Spurgeon Nathaniel Gray, a pioneering Black pharmacist whose career spanned almost sixty years, was born on May 10, 1877, in Lawrence, Kansas, to Gabriel and Caroline Gray. His father, a Baptist minister who served in the Union Army during the Civil War, died in 1882. He married Fannie Charlton of Beaumont, Texas, in 1903, and the couple had four daughters. In 1924 his wife was fatally injured in an automobile accident, and Gray never remarried.
An 1897 graduate of the University of Kansas School of Pharmacy, Gray practiced pharmacy in Kansas, Washington, D.C., and Louisiana before opening the first Black-owned pharmacy in Southeast Texas—Gray’s Pharmacy in Beaumont in 1903. Over his long career he also opened pharmacies in Liberty and Port Arthur. Gray served as an important health provider for Blacks throughout Southeast Texas during the first half of the twentieth century. His customers, largely denied access to White hospitals and clinics, often depended on Gray’s Pharmacy to meet their multiple healthcare needs. Gray’s professional life was dedicated to serving his customers. “There is a human side to every prescription,” Gray noted in a 1940s speech. “My files are filled (with) many human stories when I choose to read between the lines.” Active professionally in providing for the medical needs of the larger community, Dr. Gray was instrumental in organizing the area’s Black medical professionals; establishing the Southeast Texas Medical, Dental, and Pharmaceutical Association; and opening a medical facility, the Bonwell Community Center, to meet the needs of the Black community of Beaumont.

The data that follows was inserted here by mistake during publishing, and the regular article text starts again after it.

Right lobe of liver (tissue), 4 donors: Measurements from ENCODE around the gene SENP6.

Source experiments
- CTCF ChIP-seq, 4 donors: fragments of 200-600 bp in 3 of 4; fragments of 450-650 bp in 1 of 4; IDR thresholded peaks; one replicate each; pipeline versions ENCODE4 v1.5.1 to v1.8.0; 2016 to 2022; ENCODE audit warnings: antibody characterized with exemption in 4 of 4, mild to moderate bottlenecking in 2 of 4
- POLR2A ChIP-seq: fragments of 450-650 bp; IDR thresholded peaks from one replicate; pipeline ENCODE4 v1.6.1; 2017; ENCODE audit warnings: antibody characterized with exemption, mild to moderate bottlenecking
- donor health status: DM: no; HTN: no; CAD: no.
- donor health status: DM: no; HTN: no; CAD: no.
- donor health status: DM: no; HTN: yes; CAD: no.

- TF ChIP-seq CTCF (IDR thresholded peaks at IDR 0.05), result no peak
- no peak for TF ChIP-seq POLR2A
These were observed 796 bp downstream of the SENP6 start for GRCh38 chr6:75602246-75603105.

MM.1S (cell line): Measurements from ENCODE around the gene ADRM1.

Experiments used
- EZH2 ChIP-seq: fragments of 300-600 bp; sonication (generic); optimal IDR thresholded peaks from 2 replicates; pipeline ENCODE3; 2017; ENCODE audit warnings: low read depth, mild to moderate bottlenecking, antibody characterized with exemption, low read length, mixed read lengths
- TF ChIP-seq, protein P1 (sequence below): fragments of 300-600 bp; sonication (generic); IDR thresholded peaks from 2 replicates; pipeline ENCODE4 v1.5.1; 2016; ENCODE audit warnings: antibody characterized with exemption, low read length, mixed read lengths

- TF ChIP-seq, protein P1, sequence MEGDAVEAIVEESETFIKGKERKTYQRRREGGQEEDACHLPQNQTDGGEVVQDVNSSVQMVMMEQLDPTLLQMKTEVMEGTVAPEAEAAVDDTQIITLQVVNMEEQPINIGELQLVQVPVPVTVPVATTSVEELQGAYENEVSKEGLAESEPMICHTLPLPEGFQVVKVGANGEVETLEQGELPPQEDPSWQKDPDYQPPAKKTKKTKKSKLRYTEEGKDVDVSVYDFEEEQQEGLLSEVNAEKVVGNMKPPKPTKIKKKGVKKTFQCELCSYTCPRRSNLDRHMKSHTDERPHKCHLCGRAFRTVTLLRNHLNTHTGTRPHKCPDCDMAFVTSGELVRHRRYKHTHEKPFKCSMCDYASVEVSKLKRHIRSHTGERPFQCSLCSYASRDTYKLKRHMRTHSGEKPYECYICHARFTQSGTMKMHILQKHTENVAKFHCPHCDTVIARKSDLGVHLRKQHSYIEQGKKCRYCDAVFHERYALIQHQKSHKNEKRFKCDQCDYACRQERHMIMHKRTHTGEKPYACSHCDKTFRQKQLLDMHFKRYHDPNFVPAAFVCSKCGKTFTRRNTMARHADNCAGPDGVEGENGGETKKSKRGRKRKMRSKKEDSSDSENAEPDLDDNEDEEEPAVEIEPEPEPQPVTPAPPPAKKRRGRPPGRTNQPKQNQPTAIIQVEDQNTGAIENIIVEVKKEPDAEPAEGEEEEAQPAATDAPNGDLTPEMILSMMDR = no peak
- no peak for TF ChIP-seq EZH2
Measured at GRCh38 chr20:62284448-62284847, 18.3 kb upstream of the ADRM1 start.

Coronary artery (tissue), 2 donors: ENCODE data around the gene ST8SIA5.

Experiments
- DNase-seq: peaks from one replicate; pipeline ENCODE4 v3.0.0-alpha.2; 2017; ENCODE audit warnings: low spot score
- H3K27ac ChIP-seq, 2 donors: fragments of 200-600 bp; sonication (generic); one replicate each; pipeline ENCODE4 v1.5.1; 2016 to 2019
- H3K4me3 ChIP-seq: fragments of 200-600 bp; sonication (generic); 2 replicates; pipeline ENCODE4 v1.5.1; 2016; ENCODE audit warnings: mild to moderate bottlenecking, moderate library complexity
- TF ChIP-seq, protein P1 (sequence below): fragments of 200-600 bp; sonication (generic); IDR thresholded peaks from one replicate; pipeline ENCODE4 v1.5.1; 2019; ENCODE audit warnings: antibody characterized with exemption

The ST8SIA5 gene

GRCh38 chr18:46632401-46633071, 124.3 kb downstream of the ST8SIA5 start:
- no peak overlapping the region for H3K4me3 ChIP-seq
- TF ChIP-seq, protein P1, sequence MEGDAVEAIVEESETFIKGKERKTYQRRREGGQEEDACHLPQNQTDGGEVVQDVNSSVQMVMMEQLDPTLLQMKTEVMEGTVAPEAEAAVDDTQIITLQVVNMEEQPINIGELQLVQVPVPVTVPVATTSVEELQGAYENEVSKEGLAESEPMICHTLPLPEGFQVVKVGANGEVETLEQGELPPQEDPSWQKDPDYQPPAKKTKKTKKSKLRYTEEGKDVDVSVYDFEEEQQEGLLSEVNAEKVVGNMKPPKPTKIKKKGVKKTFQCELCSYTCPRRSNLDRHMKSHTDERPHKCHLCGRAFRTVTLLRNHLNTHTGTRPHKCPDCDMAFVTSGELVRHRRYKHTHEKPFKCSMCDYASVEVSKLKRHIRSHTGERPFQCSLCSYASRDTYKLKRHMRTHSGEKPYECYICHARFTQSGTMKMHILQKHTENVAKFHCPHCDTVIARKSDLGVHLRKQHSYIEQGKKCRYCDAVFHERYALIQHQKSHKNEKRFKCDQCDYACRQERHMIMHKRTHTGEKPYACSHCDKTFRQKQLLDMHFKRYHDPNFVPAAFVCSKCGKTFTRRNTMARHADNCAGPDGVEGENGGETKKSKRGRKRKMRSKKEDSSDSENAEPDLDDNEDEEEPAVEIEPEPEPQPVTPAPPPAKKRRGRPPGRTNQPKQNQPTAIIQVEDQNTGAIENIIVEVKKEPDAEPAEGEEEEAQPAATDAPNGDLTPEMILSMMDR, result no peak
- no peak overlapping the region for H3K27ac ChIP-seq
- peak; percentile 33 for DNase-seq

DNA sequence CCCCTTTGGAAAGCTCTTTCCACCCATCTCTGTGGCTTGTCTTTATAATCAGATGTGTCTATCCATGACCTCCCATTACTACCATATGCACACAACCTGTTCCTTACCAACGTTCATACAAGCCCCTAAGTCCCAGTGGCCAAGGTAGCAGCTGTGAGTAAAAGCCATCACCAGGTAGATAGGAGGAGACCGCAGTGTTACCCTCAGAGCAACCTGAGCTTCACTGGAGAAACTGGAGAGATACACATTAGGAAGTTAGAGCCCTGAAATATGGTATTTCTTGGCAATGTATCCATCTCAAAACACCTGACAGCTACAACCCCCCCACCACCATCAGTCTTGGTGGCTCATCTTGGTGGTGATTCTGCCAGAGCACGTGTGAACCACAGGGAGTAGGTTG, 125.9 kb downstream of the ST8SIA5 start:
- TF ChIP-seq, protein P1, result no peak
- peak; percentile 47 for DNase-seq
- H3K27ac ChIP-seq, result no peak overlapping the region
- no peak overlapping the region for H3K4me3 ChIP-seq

Gray was an early champion of Texas Southern University and its School of Pharmacy, supporting the school financially and professionally throughout its early years. Gray retired in 1956 and died on January 14, 1960, at the age of eighty-four. He was buried in Beaumont’s Anthony Cemetery. Three years later, in the fall of 1964 the pharmacy building at Texas Southern University was officially designated the Spurgeon N. Gray Hall.